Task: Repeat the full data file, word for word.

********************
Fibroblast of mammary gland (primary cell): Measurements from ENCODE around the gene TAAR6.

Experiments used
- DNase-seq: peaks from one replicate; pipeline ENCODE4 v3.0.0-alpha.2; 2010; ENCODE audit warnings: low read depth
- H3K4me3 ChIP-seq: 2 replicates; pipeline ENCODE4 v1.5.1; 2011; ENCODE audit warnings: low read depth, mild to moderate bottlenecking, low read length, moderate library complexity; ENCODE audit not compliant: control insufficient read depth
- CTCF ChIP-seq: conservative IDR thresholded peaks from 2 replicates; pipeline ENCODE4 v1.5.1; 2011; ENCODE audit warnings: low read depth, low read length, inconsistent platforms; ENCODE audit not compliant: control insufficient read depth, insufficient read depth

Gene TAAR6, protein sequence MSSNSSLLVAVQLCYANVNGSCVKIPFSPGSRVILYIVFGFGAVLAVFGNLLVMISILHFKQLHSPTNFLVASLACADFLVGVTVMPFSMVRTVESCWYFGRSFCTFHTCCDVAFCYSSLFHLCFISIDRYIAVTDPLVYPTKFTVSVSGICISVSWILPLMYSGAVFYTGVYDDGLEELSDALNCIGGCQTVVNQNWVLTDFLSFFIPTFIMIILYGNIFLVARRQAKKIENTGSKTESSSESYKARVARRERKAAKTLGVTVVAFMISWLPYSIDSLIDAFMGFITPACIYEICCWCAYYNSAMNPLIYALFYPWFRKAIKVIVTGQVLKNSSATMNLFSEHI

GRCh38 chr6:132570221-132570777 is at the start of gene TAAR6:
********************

Fibroblast of mammary gland (primary cell): Measurements from ENCODE around the gene TAAR6.

Experiments used
- DNase-seq: peaks from one replicate; pipeline ENCODE4 v3.0.0-alpha.2; 2010; ENCODE audit warnings: low read depth
- H3K4me3 ChIP-seq: 2 replicates; pipeline ENCODE4 v1.5.1; 2011; ENCODE audit warnings: low read depth, mild to moderate bottlenecking, low read length, moderate library complexity; ENCODE audit not compliant: control insufficient read depth
- CTCF ChIP-seq: conservative IDR thresholded peaks from 2 replicates; pipeline ENCODE4 v1.5.1; 2011; ENCODE audit warnings: low read depth, low read length, inconsistent platforms; ENCODE audit not compliant: control insufficient read depth, insufficient read depth

Gene TAAR6, protein sequence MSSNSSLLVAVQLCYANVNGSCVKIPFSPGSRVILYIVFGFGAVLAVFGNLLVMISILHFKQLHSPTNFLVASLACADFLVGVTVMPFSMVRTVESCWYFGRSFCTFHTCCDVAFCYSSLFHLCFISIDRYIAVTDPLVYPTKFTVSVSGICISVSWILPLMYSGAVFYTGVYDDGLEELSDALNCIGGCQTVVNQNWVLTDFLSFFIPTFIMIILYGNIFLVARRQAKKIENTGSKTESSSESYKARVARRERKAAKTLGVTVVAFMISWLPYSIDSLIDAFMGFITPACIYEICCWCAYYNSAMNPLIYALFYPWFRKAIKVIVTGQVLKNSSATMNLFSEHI

GRCh38 chr6:132570221-132570777 is at the start of gene TAAR6: